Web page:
The risk-benefit assessment of drugs is conducted during their whole lifecycle [1,2]. Randomized clinical trials assess the risk-benefit ratio in ideal conditions, where variables such as age, sex, the presence of morbidities or comorbidities, polypharmacy and exposure time to the drug are controlled.

In Brazil, a drug is considered as "new" in the first five years of commercialization. Drug registration is renewed by submitting a pharmacovigilance safety update report and a risk minimization plan [3].

Effective pharmacovigilance measures allow to improve the riskbenefit ratio by providing information about drug safety under real conditions of use [4] that is, on different age groups, in patients with morbidities, comorbidities, and genetic polymorphisms, and after prolonged exposure time to the drug. Cultural differences between countries, the use of traditional medicine (supplementation and medicinal plants) and the different quality standards in the manufacturing process of drug products can also affect drug safety [5]. These variables influence the creation of laws that regulate and monitor the safety, quality and effectiveness of these products.

Pharmacovigilance actions are constantly changing, adding resources to proactively detect drug-related problems. Prevalence data obtained on post-marketing surveillance have been used to identify genetic biomarkers [6,7], aiming to improve the safety and effectiveness of the pharmacotherapy [7].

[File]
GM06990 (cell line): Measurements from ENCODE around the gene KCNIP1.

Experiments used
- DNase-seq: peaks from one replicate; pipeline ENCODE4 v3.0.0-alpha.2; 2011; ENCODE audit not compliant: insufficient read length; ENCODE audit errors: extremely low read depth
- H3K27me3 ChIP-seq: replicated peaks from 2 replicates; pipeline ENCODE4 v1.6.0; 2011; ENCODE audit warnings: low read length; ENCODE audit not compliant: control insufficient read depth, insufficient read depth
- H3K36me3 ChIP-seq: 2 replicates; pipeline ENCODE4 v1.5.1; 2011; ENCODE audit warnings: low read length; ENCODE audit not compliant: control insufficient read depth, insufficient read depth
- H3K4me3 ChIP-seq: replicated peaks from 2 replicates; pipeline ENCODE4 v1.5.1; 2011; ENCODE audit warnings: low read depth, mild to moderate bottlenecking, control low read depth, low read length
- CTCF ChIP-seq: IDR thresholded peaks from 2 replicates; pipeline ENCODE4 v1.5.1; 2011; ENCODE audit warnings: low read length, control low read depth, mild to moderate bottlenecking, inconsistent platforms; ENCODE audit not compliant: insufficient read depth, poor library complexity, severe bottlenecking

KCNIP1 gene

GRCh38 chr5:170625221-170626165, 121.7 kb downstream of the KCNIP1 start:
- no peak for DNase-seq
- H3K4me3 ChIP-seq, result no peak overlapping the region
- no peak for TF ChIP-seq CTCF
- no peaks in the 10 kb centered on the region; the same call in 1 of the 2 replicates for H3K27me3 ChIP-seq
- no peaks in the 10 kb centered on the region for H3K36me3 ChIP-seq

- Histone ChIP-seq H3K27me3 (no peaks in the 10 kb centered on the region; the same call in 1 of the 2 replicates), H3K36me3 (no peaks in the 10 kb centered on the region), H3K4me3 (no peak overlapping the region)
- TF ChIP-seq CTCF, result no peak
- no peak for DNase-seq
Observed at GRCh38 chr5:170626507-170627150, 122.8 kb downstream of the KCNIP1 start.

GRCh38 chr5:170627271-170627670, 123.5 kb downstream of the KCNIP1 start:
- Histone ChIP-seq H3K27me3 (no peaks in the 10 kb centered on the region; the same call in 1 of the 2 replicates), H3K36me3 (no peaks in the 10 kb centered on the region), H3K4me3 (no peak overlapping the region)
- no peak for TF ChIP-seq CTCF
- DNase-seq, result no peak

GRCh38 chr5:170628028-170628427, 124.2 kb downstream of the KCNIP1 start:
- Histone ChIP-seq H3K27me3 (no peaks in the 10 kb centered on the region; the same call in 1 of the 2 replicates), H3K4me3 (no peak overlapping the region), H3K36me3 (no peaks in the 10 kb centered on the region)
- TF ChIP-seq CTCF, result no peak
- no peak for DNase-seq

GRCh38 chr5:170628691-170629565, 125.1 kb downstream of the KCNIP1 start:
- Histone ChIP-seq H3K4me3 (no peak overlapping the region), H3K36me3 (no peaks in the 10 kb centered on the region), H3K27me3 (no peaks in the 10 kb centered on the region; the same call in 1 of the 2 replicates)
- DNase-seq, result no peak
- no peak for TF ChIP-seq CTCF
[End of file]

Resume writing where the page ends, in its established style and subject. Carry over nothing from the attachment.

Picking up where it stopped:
In this context, this study aimed to assess the Brazilian legislation on pharmacovigilance, in order to identify the conceptual changes and actions in drug post-marketing surveillance over the years.

Methods

A critical review of the Brazilian legislations was conducted using a descriptive study of historical nature [8].

The strategy comprised a search in the legislation database of the Brazilian health authority (National Health Surveillance Agency [ANVISA])–Saude Legis (Health Legislation System) and VISALEGIS (Health Surveillance Legislation System) to identify legislations that regulate pharmacovigilance practice in Brazil. A search was also conducted in the website of the Ministry of Health, in the field "legislation" within "The Ministry", and in the portal of the Federal Government legislation [9]. Another search for legislations was performed in the websites of the Pharmacovigilance Centers of the states of Bahia, Parana, Rio de Janeiro, Santa Catarina and Sao Paulo, which were registered at ANVISA's website [10].

The search was conducted by the type of legislation, with no restrictions to the period, origin, source and situation (revoked or current), and using the following keywords, "drug safety", "marketing authorization holders”, pharmacovigilance" and "patient safety".